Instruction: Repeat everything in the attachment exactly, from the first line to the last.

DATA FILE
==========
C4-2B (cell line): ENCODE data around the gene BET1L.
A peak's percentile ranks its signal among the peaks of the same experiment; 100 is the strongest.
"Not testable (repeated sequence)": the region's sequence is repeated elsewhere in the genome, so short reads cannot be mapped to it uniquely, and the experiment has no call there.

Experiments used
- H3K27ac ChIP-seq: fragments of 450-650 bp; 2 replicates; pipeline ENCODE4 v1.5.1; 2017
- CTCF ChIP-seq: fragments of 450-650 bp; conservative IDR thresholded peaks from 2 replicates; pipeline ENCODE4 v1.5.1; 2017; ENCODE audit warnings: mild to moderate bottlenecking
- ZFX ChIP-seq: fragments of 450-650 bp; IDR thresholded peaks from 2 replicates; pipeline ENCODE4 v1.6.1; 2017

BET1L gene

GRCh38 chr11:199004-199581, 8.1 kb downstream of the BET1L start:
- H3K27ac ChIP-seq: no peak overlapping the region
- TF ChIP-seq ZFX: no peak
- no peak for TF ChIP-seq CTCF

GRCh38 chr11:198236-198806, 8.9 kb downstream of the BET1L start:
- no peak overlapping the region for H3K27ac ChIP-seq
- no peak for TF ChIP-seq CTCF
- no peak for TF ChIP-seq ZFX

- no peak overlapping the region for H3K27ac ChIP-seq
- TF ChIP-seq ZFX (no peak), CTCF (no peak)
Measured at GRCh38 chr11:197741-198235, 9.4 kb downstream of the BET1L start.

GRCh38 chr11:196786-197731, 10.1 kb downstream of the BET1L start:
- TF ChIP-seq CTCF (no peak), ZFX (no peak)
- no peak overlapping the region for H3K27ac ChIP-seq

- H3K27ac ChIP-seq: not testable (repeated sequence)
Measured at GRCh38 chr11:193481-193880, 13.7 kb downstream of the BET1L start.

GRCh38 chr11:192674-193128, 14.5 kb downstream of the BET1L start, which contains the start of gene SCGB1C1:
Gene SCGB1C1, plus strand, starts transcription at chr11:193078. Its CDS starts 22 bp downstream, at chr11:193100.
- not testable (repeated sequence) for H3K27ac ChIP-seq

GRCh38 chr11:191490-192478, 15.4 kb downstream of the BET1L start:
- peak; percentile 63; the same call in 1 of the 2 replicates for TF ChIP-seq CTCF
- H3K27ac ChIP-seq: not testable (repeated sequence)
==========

C4-2B (cell line): ENCODE data around the gene BET1L.
A peak's percentile ranks its signal among the peaks of the same experiment; 100 is the strongest.
"Not testable (repeated sequence)": the region's sequence is repeated elsewhere in the genome, so short reads cannot be mapped to it uniquely, and the experiment has no call there.

Experiments used
- H3K27ac ChIP-seq: fragments of 450-650 bp; 2 replicates; pipeline ENCODE4 v1.5.1; 2017
- CTCF ChIP-seq: fragments of 450-650 bp; conservative IDR thresholded peaks from 2 replicates; pipeline ENCODE4 v1.5.1; 2017; ENCODE audit warnings: mild to moderate bottlenecking
- ZFX ChIP-seq: fragments of 450-650 bp; IDR thresholded peaks from 2 replicates; pipeline ENCODE4 v1.6.1; 2017

BET1L gene

GRCh38 chr11:199004-199581, 8.1 kb downstream of the BET1L start:
- H3K27ac ChIP-seq: no peak overlapping the region
- TF ChIP-seq ZFX: no peak
- no peak for TF ChIP-seq CTCF

GRCh38 chr11:198236-198806, 8.9 kb downstream of the BET1L start:
- no peak overlapping the region for H3K27ac ChIP-seq
- no peak for TF ChIP-seq CTCF
- no peak for TF ChIP-seq ZFX

- no peak overlapping the region for H3K27ac ChIP-seq
- TF ChIP-seq ZFX (no peak), CTCF (no peak)
Measured at GRCh38 chr11:197741-198235, 9.4 kb downstream of the BET1L start.

GRCh38 chr11:196786-197731, 10.1 kb downstream of the BET1L start:
- TF ChIP-seq CTCF (no peak), ZFX (no peak)
- no peak overlapping the region for H3K27ac ChIP-seq

- H3K27ac ChIP-seq: not testable (repeated sequence)
Measured at GRCh38 chr11:193481-193880, 13.7 kb downstream of the BET1L start.

GRCh38 chr11:192674-193128, 14.5 kb downstream of the BET1L start, which contains the start of gene SCGB1C1:
Gene SCGB1C1, plus strand, starts transcription at chr11:193078. Its CDS starts 22 bp downstream, at chr11:193100.
- not testable (repeated sequence) for H3K27ac ChIP-seq

GRCh38 chr11:191490-192478, 15.4 kb downstream of the BET1L start:
- peak; percentile 63; the same call in 1 of the 2 replicates for TF ChIP-seq CTCF
- H3K27ac ChIP-seq: not testable (repeated sequence)